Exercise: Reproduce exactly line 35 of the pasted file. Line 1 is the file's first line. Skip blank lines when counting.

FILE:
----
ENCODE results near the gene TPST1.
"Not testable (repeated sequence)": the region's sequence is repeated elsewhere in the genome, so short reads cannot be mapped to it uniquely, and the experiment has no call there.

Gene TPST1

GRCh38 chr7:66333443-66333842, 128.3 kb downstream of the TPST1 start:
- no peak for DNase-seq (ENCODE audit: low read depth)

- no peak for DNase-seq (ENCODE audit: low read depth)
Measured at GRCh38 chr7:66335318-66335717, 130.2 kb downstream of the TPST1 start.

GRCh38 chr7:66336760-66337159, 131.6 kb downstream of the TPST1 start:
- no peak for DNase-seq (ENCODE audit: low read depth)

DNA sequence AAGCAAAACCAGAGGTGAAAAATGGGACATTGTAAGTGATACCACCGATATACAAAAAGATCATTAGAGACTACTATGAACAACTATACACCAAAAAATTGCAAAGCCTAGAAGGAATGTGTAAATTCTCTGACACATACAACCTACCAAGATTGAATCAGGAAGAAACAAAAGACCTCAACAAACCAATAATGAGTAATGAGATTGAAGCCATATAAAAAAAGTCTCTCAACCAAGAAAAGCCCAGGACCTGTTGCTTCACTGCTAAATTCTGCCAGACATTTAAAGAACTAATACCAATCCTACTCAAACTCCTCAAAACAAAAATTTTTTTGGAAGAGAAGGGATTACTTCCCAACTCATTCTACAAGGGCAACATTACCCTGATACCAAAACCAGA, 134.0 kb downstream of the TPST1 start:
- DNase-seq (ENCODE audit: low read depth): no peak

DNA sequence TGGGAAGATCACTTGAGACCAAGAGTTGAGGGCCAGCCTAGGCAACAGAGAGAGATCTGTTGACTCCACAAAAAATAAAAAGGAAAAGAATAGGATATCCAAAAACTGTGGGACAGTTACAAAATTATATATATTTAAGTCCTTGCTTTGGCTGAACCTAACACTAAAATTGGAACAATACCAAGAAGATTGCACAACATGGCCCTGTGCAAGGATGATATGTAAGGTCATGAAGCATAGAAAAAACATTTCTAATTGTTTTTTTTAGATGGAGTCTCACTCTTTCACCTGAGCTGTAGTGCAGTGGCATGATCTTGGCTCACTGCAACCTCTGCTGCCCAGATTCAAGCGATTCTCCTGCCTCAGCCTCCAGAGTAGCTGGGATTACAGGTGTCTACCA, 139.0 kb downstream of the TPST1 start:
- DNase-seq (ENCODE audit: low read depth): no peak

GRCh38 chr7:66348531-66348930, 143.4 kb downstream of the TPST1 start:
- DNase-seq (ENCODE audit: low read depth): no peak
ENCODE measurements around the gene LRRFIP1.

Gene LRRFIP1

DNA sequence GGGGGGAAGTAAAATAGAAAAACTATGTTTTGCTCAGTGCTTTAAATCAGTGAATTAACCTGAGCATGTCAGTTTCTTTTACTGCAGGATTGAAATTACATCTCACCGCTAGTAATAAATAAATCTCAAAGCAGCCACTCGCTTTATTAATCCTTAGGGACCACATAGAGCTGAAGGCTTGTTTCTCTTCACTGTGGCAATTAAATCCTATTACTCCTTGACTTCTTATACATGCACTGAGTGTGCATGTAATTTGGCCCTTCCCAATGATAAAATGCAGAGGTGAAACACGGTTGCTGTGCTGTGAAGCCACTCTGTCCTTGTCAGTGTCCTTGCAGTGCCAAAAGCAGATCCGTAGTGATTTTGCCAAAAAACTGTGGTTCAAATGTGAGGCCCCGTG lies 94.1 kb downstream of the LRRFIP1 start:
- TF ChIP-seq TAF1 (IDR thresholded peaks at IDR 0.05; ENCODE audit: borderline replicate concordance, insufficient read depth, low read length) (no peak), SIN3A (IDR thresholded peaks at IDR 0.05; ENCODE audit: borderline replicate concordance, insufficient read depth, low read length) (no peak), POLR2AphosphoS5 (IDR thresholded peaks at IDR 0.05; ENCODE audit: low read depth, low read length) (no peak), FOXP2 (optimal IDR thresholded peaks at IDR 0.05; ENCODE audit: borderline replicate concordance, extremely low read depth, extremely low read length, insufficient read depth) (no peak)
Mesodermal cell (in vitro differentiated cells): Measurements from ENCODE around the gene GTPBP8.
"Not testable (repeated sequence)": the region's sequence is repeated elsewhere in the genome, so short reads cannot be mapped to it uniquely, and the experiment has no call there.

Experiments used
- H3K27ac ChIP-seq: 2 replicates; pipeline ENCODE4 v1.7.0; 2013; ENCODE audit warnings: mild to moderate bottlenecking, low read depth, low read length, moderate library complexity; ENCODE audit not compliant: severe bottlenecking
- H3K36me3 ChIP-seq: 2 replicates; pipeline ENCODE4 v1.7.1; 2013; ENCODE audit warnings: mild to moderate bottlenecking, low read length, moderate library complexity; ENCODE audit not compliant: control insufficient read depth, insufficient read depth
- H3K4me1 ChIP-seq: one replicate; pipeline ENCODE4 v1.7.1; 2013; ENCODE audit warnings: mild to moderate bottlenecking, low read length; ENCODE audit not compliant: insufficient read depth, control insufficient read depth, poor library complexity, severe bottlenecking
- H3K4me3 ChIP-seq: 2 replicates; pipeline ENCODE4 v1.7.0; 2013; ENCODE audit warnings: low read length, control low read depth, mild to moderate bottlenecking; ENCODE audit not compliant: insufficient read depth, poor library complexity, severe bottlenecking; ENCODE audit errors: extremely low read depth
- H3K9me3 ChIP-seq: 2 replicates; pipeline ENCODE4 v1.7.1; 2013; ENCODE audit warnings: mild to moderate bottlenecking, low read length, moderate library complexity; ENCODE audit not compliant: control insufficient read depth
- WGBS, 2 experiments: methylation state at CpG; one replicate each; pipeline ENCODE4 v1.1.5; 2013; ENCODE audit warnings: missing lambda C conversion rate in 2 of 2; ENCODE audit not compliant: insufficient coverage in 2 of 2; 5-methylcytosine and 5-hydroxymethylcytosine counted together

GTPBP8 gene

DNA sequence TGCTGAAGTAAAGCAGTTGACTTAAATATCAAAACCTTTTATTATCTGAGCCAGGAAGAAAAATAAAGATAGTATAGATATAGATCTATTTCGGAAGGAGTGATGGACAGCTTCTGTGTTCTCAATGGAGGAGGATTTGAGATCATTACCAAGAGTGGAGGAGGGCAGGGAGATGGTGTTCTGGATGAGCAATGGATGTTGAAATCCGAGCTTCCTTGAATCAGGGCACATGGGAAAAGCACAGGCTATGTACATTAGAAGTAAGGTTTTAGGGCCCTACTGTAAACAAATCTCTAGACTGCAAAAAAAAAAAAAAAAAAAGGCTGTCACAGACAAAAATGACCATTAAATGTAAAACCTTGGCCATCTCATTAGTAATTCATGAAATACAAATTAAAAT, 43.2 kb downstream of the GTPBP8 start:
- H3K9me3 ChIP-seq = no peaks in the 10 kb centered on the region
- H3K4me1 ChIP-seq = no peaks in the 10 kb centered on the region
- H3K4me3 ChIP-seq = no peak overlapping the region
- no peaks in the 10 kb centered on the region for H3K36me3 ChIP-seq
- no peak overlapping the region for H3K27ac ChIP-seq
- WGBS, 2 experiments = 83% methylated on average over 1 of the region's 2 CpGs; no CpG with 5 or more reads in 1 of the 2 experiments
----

- no peak overlapping the region for H3K27ac ChIP-seq